Spare the Tube, Save a Life

This is part of a recurring series examining landmark articles in Emergency Medicine, in the style of ALiEM’s 52 Articles.


Brochard, L. Mancebo, J. Wtsocki, M. et al. “Noninvasive Ventilation for Acute Exacerbations of Chronic Obstructive Pulmonary Disease.” NEJM 1995, 333(13):817-22.

Main Points:

  1. In this randomized prospective multicenter trial of 85 patients admitted to ICUs throughout Europe with COPD exacerbations, noninvasive ventilation reduced the need for endotracheal intubation, length of stay and in-hospital mortality rate.
  1. 31 of the 42 patients in the standard arm required intubation, compared to 11 of 43 patients in the noninvasive arm (p<0.001). These results were consistent among the five centers studied. The mortality rate and length of stay was similar in the two groups in whom endotracheal intubation was required, suggesting that the benefits observed in noninvasive ventilation resulted from lower rates of intubation.
Figure 1. Mask used to deliver noninvasive ventilation

Figure 1. Mask used to deliver noninvasive ventilation


COPD exacerbations often manifest as acute hypercapnic ventilatory failure and endotracheal intubation can be a life-saving procedure. This intervention, however, is not without associated risks both during the time of the procedure as well as later in the course of the patient’s care. This patient population is at risk for hemodynamic compromise during intubation and may be difficult to manage on the ventilator due to a multitude of concerns including air trapping and tachypnea. The risk for ventilator associated pneumonia and other complications secondary to being intubated for prolonged periods of time are also worth considering.

Brochard and his colleagues investigated the use of noninvasive ventilation in COPD exacerbations in hopes of reducing mortality through the reduction of intubation. Thiswas a multicenter prospective randomized study that recruited patients in five European ICUs. The primary and secondary outcomes were patient-centered and this article from 1995 has clearly framed the manner in which we manage the sick COPD patient today. The medications used and manner in which noninvasive ventilation is employed has evolved since the publication and a comprehensive review of management was published in 2010 by the American Academy of Family Physicians. ACEP also has published clinical guidelines on use of noninvasive ventilation in 2010.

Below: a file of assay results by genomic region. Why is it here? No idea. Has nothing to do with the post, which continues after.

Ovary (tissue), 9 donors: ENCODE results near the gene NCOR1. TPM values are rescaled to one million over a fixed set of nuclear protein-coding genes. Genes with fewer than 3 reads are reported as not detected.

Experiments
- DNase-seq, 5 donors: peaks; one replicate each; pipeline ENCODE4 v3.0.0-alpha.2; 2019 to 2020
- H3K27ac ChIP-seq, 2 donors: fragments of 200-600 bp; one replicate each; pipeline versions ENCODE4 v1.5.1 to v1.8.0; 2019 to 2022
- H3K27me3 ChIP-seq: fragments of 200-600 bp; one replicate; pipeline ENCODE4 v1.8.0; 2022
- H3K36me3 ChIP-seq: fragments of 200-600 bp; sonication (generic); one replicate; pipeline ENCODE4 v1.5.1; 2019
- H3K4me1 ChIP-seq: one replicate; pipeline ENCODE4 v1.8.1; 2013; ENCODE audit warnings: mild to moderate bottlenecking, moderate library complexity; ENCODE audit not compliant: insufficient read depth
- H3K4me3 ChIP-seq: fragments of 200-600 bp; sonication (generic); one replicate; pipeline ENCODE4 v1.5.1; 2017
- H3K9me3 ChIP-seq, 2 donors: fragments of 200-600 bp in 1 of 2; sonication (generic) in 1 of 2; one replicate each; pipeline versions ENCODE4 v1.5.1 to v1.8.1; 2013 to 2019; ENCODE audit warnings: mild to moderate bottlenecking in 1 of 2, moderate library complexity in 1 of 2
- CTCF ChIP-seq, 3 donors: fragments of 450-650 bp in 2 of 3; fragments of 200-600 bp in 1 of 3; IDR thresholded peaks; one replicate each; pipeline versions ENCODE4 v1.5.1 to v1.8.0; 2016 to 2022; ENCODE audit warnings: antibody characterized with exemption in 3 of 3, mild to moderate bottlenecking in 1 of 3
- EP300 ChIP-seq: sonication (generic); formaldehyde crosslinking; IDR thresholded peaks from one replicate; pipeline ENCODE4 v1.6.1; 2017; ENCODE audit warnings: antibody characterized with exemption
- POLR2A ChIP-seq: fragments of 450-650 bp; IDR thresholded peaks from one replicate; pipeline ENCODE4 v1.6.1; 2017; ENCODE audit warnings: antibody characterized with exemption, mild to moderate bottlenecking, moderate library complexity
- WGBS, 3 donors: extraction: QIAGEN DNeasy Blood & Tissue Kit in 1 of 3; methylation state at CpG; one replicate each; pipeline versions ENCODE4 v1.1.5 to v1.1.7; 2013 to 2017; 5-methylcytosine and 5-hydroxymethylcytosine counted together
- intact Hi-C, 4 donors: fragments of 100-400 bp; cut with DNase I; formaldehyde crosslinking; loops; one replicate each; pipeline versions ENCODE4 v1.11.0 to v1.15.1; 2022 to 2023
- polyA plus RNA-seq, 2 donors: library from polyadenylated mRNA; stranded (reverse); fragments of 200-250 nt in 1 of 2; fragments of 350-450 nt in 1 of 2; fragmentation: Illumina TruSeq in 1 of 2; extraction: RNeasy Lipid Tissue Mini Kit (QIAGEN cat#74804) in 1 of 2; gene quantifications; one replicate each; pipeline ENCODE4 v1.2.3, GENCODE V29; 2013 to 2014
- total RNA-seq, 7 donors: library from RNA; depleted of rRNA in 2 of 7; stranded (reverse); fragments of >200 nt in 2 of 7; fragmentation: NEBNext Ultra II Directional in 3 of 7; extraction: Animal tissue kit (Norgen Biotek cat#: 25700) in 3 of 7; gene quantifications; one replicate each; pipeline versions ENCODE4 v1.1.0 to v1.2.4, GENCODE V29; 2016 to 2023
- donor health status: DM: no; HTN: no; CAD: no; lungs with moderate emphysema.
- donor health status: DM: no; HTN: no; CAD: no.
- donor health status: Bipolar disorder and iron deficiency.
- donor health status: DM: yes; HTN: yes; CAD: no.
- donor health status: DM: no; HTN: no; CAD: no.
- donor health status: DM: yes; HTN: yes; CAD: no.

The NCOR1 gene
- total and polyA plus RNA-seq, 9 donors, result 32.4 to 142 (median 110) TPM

This prospective multicenter study enrolled 85 out of 275 patients admitted to the ICU with COPD or a high probability of the disease based on careful history, physical examination and chest x-ray. Patients were selected if they had a respiratory acidosis and elevated bicarbonate level. Additional criteria included dyspnea for less than two weeks and at least two of the following: respiratory rate >30 BPM, partial pressure of arterial O2 <45 mm Hg, arterial pH <7.35 after the patient was breathing room air for at least 10 minutes. The exclusion criteria included: respiratory rate <12 BPM, need for immediate intubation-defined by strict criteria in the paper, already intubated, use of sedative drugs in the past 12 hours, CNS disorder, cardiac arrest in the past five days, cardiogenic pulmonary edema, neuromuscular or skeletal disorder, upper airway obstruction or asthma, clear cause of decompensation requiring treatment, or facial deformity. Patients were either assigned to the standard arm which included treatment with: maximum of 5LPM O2 by nasal prongs with goal O2 saturation >90%, medications such as subcutaneous heparin, antibiotic agents and bronchodilators (subcutaneous terbutaline, aerosolized or intravenous albuterol, corticosteroids or intravenous aminophylline), correction of electrolytes. The noninvasive arm received the same medications with the addition of periods of noninvasive ventilation. The same apparatus was used at all five sites to deliver pressure support of 20 cm H20 with an expiratory pressure that was atmospheric. Patients underwent noninvasive ventilation for at least six hours a day with overall duration determined by clinical criteria and arterial blood gal levels.